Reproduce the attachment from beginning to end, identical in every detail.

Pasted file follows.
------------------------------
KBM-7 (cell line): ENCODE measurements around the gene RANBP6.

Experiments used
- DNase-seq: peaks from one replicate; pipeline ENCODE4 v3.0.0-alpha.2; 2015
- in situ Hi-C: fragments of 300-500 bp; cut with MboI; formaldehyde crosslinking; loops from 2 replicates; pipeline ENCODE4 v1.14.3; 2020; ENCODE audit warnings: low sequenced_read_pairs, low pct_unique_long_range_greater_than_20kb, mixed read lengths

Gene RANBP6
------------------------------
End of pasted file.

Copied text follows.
KBM-7 (cell line): ENCODE measurements around the gene RANBP6.

Experiments used
- DNase-seq: peaks from one replicate; pipeline ENCODE4 v3.0.0-alpha.2; 2015
- in situ Hi-C: fragments of 300-500 bp; cut with MboI; formaldehyde crosslinking; loops from 2 replicates; pipeline ENCODE4 v1.14.3; 2020; ENCODE audit warnings: low sequenced_read_pairs, low pct_unique_long_range_greater_than_20kb, mixed read lengths

Gene RANBP6